The Display Module

The IV-6 tubes are beautiful when illuminated, but their spider-like leads make them a pain to work with on a breadboard. To make things easier, I built a discrete display module by soldering all three tubes onto a 20x80mm strip of perf-board with a row of 90-degree pins. This allowed me a lot more flexibility in prototyping the circuit, as the module could be plugged directly into the breadboard wherever I needed it. (I borrowed this concept from this awesome blog, which has a ton of great info about VFDs.)

I used 30 AWG solid-core hook-up wire to make all the connections on the back of the board. Because these wires are so thin, I used a digital microscope, a fine tip for my soldering iron, and a syringe of Amtech 559 flux to make things easier. Enameled wire would have probably been a better solution in this context, but the enamel on the wire I had wasn't melting off (even at 450 C degrees!), so I got frustrated and went with transitional insulated wire instead. Before adding the row of 90-degree pins, I sanded off 1-2mm from the edge of the perf board so that the pins along that edge could extend a bit deeper into the breadboard holes. All of this took quite a bit of time and patience, but once the module was up and running it allowed me to focus on the rest of the circuit without constantly having to check and adjust the leads of the VFD tubes.

It's important to make sure that the module wiring is correct, or the multiplexing will not work properly. The corresponding segments on each of the tubes must be wired together (e.g., segment A on tube 1 should be connected to segment A on tube 2, and again to segment A on tube 3). The grids for each tube, however, should wired discretely, as you need to be able to turn the tubes on/off independently.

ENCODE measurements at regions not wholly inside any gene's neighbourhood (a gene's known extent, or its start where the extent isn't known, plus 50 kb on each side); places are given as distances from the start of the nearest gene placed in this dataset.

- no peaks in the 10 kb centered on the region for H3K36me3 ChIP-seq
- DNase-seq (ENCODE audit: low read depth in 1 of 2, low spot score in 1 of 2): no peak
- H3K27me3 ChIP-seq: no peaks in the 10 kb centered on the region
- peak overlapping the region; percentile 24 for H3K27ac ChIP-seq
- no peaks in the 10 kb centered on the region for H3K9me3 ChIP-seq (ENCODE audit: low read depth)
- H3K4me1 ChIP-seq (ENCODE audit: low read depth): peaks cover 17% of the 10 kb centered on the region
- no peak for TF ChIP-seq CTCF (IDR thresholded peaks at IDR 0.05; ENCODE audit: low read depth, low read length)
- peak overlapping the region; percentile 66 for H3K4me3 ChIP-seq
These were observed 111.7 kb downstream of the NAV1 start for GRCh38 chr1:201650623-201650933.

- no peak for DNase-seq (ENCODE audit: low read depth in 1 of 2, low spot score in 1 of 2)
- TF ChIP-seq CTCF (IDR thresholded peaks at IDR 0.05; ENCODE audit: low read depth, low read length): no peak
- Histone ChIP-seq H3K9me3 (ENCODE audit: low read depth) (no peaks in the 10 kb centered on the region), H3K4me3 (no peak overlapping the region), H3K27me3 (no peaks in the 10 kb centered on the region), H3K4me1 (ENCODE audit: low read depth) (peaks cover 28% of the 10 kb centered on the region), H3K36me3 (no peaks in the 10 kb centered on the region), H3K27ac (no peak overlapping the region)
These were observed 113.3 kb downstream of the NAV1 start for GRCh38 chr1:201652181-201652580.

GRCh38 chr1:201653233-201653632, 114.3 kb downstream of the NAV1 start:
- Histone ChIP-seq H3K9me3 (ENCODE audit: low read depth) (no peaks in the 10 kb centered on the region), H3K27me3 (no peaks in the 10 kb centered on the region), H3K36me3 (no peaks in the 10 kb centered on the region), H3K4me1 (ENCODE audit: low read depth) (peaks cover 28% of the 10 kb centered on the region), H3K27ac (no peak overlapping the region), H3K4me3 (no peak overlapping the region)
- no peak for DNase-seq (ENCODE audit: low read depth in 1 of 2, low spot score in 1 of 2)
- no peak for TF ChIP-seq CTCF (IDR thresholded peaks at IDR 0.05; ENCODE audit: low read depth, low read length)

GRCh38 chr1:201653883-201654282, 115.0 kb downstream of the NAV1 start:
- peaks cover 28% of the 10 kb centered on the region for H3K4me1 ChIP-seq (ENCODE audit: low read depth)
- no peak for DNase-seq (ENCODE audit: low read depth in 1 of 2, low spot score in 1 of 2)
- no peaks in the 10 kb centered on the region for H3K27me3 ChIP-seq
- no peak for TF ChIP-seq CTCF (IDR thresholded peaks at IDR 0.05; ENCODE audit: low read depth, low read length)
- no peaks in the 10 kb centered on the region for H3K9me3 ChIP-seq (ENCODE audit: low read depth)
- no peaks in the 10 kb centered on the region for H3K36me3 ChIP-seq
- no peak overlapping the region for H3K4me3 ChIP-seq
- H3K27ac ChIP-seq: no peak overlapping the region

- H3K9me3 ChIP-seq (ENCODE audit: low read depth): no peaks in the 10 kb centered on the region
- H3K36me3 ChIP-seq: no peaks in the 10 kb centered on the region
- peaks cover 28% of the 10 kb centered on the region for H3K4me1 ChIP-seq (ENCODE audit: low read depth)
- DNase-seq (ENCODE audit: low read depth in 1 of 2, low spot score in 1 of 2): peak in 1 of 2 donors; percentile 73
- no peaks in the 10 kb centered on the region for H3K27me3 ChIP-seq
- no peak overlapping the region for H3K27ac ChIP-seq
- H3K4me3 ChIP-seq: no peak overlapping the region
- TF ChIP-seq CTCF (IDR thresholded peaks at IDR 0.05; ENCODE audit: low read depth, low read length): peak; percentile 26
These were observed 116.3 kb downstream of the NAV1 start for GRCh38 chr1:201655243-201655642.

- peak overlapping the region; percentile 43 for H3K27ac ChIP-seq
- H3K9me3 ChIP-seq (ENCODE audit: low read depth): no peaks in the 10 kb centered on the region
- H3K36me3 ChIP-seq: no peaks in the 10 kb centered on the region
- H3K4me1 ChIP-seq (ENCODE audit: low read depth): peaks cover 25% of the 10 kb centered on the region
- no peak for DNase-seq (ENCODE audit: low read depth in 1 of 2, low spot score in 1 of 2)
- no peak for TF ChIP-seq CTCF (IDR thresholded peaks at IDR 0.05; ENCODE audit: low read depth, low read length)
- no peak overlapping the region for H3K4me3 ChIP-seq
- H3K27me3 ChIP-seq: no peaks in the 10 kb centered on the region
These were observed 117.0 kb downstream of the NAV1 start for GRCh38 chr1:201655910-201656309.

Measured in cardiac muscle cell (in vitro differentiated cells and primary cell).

Putting it all together

I ended up using multiple breadboards for the prototype in order to manage all the different voltages. I used a 220VAC to 24VDC power supply to power the grids and the segments, then a 24V-to-8V buck converter for the Arduino power, and a 8V-to-1.2V buck converter to power the heater filaments. All of these different supplies should share a common ground connection.

It's also worth mentioning that the segment assignment on the IV-6 tubes is different from the modern convention where "A" is the top segment, then proceeding clockwise.

This meant that I had to shuffle the pins around on the cables going from the ULN2803 to the segment pins on the module display. It was necessary here to use independent jumper cables, instead of a ribbon cable (I used some loose pieces of heat shrink tubing to try to keep everything neat and clustered together).

Here's a full schematic of the circuit:

The Code

You can download the Arduino code below. I've tried to leave enough comments in the code itself to help explain everything, but feel free to comment below or DM me if you have questions (or improvements!).

There is one moment in the code that warrants attention here. When I first got the circuit working so that it counts up from zero, I noticed that there was a "ghosting" effect where the unused segments on the tubes flickered faintly. To eliminate this, I programmed a one millisecond delay after the segments have been selected but before the digit (i.e., grid) is activated. Many thanks to @6v6gt over at the Arduino Stack Exchange for helping troubleshoot this problem.

Wrapping up

So there we have it! I'm looking forward to applying this to future projects. If you see ways to improve the circuit or the code, please get in touch and I'll try to incorporate these suggestions into the project log. Many thanks for coming along!